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In Advanced Problems and Solutions, H-187: Fibonacci is a square, the proposer shows that
where Ln denotes the nth Lucas number, and that – conversely – if
then n is a Fibonacci number and m is a Lucas number.
How it works
We define the binary operator
<| for our purposes. It is undefined in recent versions of Julia, but still recognized as an operator by the parser.
When called with only one argument (n),
<| initializes k as 1. While n is positive, it subtracts !k (1 if k is a product of Fibonacci numbers, 0 if not) from n and recursively calls itself, increments k by 1. Once n reaches 0, the desired amount of products have been found, so
<| returns the previous value of k, i.e., ~-k = k - 1.
The unary operator
!, redefined as a test for Fibonacci number products, achieves its task as follows.
If k = 1, k is a product of Fibonacci numbers. In this case, we raise the return value of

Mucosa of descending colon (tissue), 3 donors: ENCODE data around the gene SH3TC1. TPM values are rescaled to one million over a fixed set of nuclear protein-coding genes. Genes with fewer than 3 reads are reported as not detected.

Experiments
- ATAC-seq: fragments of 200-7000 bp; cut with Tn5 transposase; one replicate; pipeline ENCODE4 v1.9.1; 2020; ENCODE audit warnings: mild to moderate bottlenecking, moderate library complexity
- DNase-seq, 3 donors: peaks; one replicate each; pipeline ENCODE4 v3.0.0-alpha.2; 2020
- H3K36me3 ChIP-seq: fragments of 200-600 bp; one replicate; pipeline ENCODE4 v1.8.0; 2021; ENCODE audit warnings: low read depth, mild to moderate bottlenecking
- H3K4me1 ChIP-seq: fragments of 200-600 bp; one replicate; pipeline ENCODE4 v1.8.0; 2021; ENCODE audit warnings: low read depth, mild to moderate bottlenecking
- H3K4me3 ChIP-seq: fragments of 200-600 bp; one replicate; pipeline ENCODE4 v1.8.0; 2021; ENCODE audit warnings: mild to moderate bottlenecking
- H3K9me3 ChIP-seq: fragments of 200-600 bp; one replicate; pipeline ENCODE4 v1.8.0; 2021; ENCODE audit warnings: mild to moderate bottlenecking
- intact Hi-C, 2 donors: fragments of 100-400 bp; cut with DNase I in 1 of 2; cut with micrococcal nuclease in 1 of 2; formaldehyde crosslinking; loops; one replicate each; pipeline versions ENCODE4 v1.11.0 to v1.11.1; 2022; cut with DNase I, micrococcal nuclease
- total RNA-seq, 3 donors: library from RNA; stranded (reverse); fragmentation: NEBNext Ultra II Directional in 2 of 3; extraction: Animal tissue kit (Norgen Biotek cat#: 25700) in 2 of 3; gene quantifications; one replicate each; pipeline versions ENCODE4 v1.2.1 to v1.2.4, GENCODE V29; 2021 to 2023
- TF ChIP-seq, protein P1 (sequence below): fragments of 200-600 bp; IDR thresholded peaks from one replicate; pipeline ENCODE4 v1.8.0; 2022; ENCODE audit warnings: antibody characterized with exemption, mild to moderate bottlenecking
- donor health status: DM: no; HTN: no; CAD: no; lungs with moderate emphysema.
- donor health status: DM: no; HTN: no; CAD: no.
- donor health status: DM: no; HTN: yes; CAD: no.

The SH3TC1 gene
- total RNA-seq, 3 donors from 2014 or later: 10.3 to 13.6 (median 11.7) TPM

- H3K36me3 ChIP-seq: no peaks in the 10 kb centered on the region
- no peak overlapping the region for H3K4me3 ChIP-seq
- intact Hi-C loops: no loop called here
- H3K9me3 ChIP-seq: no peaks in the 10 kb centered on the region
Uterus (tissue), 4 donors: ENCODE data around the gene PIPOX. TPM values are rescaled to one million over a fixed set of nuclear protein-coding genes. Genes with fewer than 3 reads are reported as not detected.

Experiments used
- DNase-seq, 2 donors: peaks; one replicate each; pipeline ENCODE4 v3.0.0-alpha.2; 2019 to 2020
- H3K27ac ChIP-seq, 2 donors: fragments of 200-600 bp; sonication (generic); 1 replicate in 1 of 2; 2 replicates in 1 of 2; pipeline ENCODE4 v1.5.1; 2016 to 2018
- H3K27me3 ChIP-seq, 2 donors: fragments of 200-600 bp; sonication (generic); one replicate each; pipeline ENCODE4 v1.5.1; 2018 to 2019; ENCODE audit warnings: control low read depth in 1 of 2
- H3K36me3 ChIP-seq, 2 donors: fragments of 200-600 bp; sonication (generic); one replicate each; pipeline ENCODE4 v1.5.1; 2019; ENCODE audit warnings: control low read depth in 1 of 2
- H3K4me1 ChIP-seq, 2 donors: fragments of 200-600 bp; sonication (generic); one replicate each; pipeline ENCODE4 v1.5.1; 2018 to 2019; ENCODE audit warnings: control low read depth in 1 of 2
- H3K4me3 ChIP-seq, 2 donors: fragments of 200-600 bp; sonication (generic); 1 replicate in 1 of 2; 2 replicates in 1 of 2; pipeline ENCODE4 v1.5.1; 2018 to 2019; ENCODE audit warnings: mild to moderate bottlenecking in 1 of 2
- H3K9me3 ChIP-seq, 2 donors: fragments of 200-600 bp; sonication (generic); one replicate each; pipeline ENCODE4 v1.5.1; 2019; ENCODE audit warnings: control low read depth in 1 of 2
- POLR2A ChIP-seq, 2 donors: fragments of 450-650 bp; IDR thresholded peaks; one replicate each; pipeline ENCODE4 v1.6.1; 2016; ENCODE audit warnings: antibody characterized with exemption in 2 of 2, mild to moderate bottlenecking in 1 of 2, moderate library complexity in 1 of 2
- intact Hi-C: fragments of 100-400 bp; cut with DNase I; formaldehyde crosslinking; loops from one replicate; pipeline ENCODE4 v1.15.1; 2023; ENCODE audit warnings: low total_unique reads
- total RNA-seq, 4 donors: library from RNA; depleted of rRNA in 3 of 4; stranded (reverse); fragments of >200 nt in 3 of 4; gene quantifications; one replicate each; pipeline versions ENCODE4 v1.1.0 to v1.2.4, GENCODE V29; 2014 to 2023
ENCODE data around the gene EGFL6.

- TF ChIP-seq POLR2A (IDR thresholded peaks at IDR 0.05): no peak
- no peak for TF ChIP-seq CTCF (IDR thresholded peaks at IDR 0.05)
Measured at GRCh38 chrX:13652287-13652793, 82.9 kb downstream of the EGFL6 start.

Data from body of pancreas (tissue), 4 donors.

any(...) to the power ~-k = k - 1 = 0, so the result will be 1.
If k > 1, the result will be the value of
any(....), which will return true if and only if the predicate
√(5i^2+[4,-4])%1∋k%i<!(k÷i) returns true for some integer i such that 2 ≤ i ≤ k.
The chained conditions in the predicate hold if
k%i belongs to
k%i is less than
√(5i^2+[4,-4])%1 takes the square root of 5i2 + 4 and 5i2 - 4 and computes their residues modulo 1. Each modulus is 0 if the corresponding number is a perfect square, and a positive number less than 1 otherwise.
k%i returns an integer, it can only belong to the array of moduli if k % i = 0 (i.e., k is divisible by i) and at least one among 5i2 + 4 and 5i2 - 4 is a perfect square (i.e., i is a Fibonacci number).
!(k÷i) recursively calls 1 with argument k ÷ i (integer division), which will be greater than 0 if and only if k ÷ i is a product of Fibonacci numbers.
By induction, ! has the desired property.